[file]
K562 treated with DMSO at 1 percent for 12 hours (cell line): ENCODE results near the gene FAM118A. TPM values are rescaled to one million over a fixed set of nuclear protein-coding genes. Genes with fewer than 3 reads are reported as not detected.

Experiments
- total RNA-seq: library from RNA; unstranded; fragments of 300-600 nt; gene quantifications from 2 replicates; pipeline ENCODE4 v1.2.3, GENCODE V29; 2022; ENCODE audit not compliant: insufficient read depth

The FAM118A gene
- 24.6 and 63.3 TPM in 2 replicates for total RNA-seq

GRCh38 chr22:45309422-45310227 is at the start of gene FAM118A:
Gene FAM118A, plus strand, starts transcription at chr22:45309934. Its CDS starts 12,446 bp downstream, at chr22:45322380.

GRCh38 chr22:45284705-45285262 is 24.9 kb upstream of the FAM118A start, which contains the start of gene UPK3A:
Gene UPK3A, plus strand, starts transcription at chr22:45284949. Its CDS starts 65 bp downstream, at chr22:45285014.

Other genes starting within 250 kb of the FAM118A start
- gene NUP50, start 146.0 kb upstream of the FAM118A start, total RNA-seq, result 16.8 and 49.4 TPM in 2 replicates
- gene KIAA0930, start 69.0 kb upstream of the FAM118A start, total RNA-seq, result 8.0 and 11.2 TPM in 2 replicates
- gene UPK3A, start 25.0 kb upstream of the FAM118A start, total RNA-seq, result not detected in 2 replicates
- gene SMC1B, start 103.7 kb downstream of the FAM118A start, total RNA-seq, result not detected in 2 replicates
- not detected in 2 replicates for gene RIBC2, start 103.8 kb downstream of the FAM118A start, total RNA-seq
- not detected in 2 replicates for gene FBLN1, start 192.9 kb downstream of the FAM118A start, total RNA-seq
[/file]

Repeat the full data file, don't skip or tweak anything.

K562 treated with DMSO at 1 percent for 12 hours (cell line): ENCODE results near the gene FAM118A. TPM values are rescaled to one million over a fixed set of nuclear protein-coding genes. Genes with fewer than 3 reads are reported as not detected.

Experiments
- total RNA-seq: library from RNA; unstranded; fragments of 300-600 nt; gene quantifications from 2 replicates; pipeline ENCODE4 v1.2.3, GENCODE V29; 2022; ENCODE audit not compliant: insufficient read depth

The FAM118A gene
- 24.6 and 63.3 TPM in 2 replicates for total RNA-seq

GRCh38 chr22:45309422-45310227 is at the start of gene FAM118A:
Gene FAM118A, plus strand, starts transcription at chr22:45309934. Its CDS starts 12,446 bp downstream, at chr22:45322380.

GRCh38 chr22:45284705-45285262 is 24.9 kb upstream of the FAM118A start, which contains the start of gene UPK3A:
Gene UPK3A, plus strand, starts transcription at chr22:45284949. Its CDS starts 65 bp downstream, at chr22:45285014.

Other genes starting within 250 kb of the FAM118A start
- gene NUP50, start 146.0 kb upstream of the FAM118A start, total RNA-seq, result 16.8 and 49.4 TPM in 2 replicates
- gene KIAA0930, start 69.0 kb upstream of the FAM118A start, total RNA-seq, result 8.0 and 11.2 TPM in 2 replicates
- gene UPK3A, start 25.0 kb upstream of the FAM118A start, total RNA-seq, result not detected in 2 replicates
- gene SMC1B, start 103.7 kb downstream of the FAM118A start, total RNA-seq, result not detected in 2 replicates
- not detected in 2 replicates for gene RIBC2, start 103.8 kb downstream of the FAM118A start, total RNA-seq
- not detected in 2 replicates for gene FBLN1, start 192.9 kb downstream of the FAM118A start, total RNA-seq